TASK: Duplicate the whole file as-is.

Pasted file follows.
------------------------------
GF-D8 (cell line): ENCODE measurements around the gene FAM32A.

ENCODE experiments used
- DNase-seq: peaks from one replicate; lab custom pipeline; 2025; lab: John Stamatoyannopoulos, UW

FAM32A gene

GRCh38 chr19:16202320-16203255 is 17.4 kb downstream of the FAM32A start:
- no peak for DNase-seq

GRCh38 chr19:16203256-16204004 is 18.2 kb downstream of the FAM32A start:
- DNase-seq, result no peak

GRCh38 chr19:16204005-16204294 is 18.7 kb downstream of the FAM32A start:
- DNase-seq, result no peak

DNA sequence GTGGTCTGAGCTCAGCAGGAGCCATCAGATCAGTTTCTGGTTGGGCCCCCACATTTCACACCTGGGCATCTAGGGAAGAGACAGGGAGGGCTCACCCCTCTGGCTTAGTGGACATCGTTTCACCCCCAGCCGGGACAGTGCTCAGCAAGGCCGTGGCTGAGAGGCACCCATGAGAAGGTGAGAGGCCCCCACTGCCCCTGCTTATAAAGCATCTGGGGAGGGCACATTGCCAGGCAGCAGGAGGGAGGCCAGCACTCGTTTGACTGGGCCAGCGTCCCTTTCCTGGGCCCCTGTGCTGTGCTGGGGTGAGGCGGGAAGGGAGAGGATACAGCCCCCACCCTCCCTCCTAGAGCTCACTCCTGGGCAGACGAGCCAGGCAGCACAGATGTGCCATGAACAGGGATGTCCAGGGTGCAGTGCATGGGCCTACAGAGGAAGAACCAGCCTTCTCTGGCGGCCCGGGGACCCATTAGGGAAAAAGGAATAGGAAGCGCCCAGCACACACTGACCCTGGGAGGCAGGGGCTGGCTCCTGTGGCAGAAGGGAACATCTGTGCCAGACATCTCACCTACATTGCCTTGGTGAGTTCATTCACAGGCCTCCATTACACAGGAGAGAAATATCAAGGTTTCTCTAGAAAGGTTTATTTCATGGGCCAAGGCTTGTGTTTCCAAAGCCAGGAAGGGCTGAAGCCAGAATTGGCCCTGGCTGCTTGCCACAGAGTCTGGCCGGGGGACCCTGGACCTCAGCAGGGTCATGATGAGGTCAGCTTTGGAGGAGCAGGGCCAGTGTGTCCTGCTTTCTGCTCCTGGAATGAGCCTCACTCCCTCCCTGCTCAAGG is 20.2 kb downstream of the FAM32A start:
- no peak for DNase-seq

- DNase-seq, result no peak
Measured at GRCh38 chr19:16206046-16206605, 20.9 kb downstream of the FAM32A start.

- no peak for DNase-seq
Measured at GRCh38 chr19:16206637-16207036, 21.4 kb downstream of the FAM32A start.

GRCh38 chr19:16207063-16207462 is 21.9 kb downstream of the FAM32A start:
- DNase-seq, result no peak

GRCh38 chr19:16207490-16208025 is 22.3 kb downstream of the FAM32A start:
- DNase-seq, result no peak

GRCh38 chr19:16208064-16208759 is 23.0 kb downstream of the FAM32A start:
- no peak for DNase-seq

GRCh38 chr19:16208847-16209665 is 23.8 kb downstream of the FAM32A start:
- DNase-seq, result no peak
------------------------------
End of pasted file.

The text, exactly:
GF-D8 (cell line): ENCODE measurements around the gene FAM32A.

ENCODE experiments used
- DNase-seq: peaks from one replicate; lab custom pipeline; 2025; lab: John Stamatoyannopoulos, UW

FAM32A gene

GRCh38 chr19:16202320-16203255 is 17.4 kb downstream of the FAM32A start:
- no peak for DNase-seq

GRCh38 chr19:16203256-16204004 is 18.2 kb downstream of the FAM32A start:
- DNase-seq, result no peak

GRCh38 chr19:16204005-16204294 is 18.7 kb downstream of the FAM32A start:
- DNase-seq, result no peak

DNA sequence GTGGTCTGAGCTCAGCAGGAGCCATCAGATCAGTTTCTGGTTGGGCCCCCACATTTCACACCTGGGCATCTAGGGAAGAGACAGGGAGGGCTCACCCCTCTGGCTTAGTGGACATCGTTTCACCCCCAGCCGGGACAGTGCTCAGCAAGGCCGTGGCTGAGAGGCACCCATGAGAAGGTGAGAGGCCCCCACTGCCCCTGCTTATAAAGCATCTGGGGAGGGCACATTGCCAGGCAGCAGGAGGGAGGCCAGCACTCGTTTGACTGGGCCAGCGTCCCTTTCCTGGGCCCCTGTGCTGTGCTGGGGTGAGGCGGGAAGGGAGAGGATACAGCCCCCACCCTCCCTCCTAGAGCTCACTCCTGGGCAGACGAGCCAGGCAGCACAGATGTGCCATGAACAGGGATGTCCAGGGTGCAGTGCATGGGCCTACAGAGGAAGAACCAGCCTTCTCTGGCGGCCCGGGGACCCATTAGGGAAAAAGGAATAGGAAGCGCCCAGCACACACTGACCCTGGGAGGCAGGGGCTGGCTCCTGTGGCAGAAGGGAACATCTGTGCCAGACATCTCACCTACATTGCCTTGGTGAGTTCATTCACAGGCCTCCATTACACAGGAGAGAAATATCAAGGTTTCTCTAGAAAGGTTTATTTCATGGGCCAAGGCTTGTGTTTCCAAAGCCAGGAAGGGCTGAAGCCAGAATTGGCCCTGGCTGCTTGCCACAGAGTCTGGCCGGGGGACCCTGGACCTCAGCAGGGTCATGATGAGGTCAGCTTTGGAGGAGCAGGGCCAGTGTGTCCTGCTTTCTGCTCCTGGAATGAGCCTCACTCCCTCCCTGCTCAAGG is 20.2 kb downstream of the FAM32A start:
- no peak for DNase-seq

- DNase-seq, result no peak
Measured at GRCh38 chr19:16206046-16206605, 20.9 kb downstream of the FAM32A start.

- no peak for DNase-seq
Measured at GRCh38 chr19:16206637-16207036, 21.4 kb downstream of the FAM32A start.

GRCh38 chr19:16207063-16207462 is 21.9 kb downstream of the FAM32A start:
- DNase-seq, result no peak

GRCh38 chr19:16207490-16208025 is 22.3 kb downstream of the FAM32A start:
- DNase-seq, result no peak

GRCh38 chr19:16208064-16208759 is 23.0 kb downstream of the FAM32A start:
- no peak for DNase-seq

GRCh38 chr19:16208847-16209665 is 23.8 kb downstream of the FAM32A start:
- DNase-seq, result no peak